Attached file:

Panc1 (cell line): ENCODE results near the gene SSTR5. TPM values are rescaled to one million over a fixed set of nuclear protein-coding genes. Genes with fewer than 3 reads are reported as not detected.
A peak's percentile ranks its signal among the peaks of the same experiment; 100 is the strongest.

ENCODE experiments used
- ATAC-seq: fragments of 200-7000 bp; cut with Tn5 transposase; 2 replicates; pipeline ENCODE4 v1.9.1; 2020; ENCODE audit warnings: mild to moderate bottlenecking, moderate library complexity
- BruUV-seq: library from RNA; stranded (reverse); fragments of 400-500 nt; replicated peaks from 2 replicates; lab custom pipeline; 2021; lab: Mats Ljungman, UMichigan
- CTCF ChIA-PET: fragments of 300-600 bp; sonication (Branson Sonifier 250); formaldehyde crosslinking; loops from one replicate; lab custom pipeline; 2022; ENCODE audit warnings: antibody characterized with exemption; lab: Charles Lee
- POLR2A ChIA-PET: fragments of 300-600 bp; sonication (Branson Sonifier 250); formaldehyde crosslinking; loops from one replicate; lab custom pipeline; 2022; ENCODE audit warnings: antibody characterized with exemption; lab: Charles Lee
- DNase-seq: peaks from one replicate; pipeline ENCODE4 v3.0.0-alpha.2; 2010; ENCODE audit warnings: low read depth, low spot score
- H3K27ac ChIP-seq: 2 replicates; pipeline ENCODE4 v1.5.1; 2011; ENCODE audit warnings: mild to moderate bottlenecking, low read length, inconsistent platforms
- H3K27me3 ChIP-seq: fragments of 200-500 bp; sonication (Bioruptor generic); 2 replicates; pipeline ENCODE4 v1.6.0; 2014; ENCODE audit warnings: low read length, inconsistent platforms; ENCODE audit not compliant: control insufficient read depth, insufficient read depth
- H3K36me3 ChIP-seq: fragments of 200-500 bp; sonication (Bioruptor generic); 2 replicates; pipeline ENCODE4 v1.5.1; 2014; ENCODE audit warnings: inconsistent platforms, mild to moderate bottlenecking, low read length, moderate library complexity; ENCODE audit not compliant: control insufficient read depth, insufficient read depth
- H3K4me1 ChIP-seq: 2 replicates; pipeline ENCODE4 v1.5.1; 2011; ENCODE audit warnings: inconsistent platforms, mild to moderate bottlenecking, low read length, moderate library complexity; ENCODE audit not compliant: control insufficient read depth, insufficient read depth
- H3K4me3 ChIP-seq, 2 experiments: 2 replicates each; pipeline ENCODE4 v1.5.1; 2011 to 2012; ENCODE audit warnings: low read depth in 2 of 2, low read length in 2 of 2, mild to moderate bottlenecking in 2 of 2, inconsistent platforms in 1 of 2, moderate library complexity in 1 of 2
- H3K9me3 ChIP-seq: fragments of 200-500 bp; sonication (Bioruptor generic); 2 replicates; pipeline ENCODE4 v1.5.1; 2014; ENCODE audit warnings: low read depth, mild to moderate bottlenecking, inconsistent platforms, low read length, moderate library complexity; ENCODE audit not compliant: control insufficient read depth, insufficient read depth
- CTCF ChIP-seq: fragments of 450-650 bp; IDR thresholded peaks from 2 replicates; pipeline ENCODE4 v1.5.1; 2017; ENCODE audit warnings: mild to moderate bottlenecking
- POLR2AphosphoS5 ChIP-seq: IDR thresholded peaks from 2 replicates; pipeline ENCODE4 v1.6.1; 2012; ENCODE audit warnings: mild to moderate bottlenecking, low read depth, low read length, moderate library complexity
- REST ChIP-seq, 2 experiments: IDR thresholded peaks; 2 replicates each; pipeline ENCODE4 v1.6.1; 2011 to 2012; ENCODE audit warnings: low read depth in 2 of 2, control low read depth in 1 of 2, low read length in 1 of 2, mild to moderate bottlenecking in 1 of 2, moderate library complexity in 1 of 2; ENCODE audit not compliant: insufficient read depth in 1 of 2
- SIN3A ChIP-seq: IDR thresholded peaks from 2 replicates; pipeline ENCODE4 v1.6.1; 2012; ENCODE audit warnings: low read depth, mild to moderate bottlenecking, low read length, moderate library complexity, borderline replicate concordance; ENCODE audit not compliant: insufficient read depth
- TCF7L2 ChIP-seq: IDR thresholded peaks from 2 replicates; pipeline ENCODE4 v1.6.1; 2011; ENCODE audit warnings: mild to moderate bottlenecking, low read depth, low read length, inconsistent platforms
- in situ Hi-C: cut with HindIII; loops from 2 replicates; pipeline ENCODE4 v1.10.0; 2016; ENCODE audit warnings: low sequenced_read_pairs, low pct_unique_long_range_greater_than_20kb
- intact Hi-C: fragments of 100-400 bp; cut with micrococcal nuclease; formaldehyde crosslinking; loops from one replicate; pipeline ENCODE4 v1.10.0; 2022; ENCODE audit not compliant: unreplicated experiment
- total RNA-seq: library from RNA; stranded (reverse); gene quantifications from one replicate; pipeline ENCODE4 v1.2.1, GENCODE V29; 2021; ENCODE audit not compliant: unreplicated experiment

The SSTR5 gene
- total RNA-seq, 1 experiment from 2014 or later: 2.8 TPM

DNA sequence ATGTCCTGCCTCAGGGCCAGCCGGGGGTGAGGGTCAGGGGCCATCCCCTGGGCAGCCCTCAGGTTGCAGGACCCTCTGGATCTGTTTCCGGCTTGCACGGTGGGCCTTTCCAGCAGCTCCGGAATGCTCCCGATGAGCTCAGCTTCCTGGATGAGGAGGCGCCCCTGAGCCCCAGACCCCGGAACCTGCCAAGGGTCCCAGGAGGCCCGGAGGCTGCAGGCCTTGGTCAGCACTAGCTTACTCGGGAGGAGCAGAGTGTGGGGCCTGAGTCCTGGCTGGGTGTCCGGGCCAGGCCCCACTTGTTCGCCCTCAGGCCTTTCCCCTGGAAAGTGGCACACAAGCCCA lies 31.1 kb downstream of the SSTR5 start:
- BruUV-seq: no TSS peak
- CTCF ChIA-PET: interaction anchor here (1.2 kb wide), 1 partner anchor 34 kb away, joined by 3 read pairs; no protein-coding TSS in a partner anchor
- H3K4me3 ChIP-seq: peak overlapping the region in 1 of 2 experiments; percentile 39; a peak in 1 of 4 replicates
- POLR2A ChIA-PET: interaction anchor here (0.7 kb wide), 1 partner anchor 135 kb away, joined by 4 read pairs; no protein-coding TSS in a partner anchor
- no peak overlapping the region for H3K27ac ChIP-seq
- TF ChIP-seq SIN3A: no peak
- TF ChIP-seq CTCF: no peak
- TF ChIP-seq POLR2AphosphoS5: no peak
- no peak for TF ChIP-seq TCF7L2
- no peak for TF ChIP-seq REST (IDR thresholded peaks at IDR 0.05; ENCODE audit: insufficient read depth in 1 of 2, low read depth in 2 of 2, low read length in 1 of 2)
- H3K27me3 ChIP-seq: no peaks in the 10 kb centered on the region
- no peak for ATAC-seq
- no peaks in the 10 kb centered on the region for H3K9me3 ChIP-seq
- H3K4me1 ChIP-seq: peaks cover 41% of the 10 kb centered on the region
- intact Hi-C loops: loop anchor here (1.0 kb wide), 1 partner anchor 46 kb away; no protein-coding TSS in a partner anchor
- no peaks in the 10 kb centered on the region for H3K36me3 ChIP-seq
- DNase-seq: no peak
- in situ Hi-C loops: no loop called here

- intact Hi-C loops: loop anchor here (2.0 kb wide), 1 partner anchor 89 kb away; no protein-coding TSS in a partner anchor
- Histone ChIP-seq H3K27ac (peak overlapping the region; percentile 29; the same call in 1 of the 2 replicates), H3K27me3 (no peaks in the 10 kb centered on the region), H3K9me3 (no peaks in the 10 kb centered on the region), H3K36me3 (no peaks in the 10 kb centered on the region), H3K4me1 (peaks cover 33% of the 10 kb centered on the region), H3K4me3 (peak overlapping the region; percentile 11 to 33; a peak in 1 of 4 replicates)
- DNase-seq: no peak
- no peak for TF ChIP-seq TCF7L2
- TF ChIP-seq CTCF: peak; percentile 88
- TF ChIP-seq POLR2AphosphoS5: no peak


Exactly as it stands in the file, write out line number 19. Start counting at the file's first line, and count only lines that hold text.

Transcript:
- TCF7L2 ChIP-seq: IDR thresholded peaks from 2 replicates; pipeline ENCODE4 v1.6.1; 2011; ENCODE audit warnings: mild to moderate bottlenecking, low read depth, low read length, inconsistent platforms